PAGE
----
Retired from the Navy in 1996 as an analyst in cryptology. Prior to the Navy I had been a high school photography student with three years of study by my mentor, William "Bill" Spake. After high school I joined he Navy. One day, in 1978 at a Navy Exchange in Misawa Japan, while looking at some magazines I saw a computer magazine (very rare in 1978). It had some computer, called a personal computer; never had I heard of such a thing. This thing had a name, PET (http://en.wikipedia.org/wiki/File:Commodore_PET2001.jpg) --what caught my eye was an article title about creating computer games.... Remember (if you're that old) PC's weren't even around... so, I bought a Heathkit breadboard and began learning how to create programmable circuits. I ended up, about a year later, building an Apple II computer from a big plastic bag of chips, resistors, diodes, capacitors, motherboard, etc... Oh yeah, the instructions were written in Japanese. Luckily for me the provided a schematic which I used to build it--It ran like a charm until my father, who has Alzheimer's, threw it into the trash in 2008. It had lasted about 30 years!!! Well, off of my long tangent. I just wanted to say that I couldn't do both photography and computer building and programming during those years because of the monetary cost and demand of time on a military person's very short amount of free time. I did, however, won first and second place in the Air Force's worldwide photo contest---I'm sure the A.F. wasn't too happy about being hammered by a Navy spook.... So, I gave up photography. The programming paid off after retirement in my job search, but now I don't get the satisfaction of current day programming like I did when programming was more of an art than it is current day. I'm slowly easing back into photography, but digital this time. I don't have much to share at the moment, but hopefully I'll present some "feel good" shots in the near future... Thanks for listening to my long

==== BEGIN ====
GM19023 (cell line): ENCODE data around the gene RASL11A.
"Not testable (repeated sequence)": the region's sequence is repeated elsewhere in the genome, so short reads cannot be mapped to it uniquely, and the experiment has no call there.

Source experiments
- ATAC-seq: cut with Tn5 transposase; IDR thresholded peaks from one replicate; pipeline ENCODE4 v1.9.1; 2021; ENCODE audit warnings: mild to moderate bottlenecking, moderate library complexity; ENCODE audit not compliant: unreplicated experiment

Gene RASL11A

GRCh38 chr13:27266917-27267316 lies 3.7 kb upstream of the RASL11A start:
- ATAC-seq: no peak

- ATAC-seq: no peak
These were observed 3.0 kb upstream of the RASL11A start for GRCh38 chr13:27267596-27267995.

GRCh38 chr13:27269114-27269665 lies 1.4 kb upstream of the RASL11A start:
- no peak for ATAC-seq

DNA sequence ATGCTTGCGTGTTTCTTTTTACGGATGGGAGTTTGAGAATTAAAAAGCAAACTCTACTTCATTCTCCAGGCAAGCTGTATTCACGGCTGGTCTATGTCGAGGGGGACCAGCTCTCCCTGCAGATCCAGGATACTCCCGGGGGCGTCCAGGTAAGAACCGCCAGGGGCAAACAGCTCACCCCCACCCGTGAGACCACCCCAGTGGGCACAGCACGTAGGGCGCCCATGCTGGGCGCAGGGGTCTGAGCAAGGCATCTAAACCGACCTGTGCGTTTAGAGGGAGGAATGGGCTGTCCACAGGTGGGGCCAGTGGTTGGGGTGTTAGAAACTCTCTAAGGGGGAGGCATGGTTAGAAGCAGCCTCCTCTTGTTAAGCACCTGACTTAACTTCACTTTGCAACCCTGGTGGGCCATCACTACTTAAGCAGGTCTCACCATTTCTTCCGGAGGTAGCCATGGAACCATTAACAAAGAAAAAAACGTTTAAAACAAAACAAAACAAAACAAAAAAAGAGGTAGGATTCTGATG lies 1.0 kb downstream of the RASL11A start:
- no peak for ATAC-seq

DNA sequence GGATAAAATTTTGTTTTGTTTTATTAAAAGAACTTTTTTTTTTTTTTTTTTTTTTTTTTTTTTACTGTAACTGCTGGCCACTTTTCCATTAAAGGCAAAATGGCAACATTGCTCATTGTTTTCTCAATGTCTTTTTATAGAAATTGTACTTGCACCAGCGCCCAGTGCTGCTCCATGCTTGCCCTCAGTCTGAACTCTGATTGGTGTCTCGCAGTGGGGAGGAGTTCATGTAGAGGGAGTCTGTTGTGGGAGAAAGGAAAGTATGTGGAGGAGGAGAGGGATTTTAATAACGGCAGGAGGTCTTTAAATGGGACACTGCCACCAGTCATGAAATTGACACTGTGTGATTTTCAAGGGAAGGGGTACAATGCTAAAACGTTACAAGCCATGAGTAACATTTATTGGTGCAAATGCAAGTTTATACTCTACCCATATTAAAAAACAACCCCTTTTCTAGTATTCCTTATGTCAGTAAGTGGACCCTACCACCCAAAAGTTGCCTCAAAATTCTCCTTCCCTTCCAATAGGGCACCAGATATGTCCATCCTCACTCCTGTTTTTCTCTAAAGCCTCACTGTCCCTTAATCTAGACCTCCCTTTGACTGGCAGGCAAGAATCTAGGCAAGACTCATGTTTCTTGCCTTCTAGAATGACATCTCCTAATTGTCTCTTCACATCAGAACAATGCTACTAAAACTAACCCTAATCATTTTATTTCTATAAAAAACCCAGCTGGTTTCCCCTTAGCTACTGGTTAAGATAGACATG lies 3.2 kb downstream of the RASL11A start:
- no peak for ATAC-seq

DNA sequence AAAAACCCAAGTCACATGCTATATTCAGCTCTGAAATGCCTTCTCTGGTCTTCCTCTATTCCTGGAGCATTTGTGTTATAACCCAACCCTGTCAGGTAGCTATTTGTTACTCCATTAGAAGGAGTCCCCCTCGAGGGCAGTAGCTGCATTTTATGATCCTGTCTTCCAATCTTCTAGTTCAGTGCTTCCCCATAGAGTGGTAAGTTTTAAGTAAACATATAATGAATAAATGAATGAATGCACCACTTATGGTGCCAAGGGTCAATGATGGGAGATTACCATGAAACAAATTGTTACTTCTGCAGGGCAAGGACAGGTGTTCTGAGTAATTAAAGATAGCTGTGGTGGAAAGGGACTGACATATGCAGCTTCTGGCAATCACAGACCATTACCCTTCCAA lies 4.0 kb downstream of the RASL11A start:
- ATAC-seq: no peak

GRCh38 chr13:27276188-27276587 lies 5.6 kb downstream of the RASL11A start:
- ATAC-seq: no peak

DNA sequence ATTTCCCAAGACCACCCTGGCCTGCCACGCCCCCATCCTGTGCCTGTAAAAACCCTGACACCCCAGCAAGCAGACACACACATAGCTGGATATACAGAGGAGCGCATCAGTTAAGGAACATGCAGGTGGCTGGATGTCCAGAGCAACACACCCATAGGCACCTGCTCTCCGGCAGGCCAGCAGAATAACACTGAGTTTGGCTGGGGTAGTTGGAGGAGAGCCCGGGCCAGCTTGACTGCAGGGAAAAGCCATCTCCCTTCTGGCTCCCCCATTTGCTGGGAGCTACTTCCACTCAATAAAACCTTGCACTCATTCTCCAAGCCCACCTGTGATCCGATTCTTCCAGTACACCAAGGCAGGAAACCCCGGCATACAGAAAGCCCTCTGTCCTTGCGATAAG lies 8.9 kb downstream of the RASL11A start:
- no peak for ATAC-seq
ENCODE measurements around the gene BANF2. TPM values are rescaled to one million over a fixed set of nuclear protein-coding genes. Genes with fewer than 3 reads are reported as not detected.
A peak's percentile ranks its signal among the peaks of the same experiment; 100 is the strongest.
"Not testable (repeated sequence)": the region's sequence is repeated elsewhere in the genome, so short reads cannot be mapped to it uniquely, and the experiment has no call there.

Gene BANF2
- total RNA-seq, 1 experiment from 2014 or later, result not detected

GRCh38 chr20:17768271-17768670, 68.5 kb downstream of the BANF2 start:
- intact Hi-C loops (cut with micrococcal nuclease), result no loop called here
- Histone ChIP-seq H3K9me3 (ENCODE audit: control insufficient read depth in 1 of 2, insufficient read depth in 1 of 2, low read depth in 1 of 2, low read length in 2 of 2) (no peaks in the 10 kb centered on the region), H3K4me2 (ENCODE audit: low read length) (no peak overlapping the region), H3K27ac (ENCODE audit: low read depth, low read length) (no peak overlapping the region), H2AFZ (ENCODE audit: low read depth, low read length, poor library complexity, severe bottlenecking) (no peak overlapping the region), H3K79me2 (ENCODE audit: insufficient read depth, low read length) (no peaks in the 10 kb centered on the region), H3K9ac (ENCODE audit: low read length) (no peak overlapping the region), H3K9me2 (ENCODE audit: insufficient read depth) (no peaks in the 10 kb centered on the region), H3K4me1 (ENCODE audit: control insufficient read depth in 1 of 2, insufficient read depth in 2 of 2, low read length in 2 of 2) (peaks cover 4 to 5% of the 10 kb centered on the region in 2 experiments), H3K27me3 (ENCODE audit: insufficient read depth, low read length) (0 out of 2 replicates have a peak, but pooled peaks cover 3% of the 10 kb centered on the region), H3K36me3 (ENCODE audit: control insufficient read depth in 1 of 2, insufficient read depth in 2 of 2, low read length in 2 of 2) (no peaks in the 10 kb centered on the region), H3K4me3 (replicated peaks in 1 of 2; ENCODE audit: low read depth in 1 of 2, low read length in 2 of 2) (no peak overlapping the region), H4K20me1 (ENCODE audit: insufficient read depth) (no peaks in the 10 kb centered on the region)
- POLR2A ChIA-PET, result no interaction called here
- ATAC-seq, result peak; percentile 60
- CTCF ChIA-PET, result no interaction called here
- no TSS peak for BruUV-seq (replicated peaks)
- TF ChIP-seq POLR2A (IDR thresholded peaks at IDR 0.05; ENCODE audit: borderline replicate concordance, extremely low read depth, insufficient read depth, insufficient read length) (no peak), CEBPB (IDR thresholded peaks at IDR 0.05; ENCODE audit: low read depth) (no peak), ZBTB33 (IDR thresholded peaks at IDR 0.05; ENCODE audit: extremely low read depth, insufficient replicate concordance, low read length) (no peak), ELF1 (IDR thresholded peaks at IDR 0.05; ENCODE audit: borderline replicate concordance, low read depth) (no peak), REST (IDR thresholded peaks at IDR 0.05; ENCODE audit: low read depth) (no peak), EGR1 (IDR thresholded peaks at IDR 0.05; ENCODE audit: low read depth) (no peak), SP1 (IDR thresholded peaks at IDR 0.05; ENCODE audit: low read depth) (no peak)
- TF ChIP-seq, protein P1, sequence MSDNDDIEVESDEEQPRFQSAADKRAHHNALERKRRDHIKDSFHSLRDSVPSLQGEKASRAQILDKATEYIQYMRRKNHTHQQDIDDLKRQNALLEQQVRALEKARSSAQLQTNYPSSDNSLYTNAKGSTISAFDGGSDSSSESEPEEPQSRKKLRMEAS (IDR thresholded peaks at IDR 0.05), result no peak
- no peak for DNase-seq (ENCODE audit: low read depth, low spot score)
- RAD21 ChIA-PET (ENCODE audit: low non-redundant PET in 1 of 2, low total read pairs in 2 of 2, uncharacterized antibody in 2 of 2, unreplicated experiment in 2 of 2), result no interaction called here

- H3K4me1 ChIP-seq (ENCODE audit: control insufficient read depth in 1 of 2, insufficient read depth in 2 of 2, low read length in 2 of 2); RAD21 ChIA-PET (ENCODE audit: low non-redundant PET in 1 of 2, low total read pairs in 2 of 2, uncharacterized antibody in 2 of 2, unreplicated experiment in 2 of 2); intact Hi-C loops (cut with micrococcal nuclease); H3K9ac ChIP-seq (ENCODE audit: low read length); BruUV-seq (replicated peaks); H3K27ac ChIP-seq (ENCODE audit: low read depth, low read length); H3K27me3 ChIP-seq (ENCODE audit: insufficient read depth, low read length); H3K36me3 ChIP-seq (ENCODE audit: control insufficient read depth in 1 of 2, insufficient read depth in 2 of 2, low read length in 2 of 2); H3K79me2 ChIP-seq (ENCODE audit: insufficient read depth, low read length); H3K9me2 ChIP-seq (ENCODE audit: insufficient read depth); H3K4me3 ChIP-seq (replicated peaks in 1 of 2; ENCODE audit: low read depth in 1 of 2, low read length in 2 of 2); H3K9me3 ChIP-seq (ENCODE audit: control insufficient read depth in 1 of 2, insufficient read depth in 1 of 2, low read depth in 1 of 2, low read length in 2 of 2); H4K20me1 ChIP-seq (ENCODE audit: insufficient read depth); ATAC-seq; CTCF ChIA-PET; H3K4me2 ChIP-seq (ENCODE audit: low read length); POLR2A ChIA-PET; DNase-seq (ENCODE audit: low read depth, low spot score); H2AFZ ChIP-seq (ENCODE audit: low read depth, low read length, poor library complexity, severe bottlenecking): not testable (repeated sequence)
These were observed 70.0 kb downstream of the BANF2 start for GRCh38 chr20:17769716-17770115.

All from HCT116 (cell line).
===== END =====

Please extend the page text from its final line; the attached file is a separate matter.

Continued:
"Yep, Photoshop, Gimp, and am sure a slew of others will undo the watermarks. Keeping them small, at least with today's technology, is a very good idea--although not ideal to look at. Besides, would you loose photos to really cause you financial…"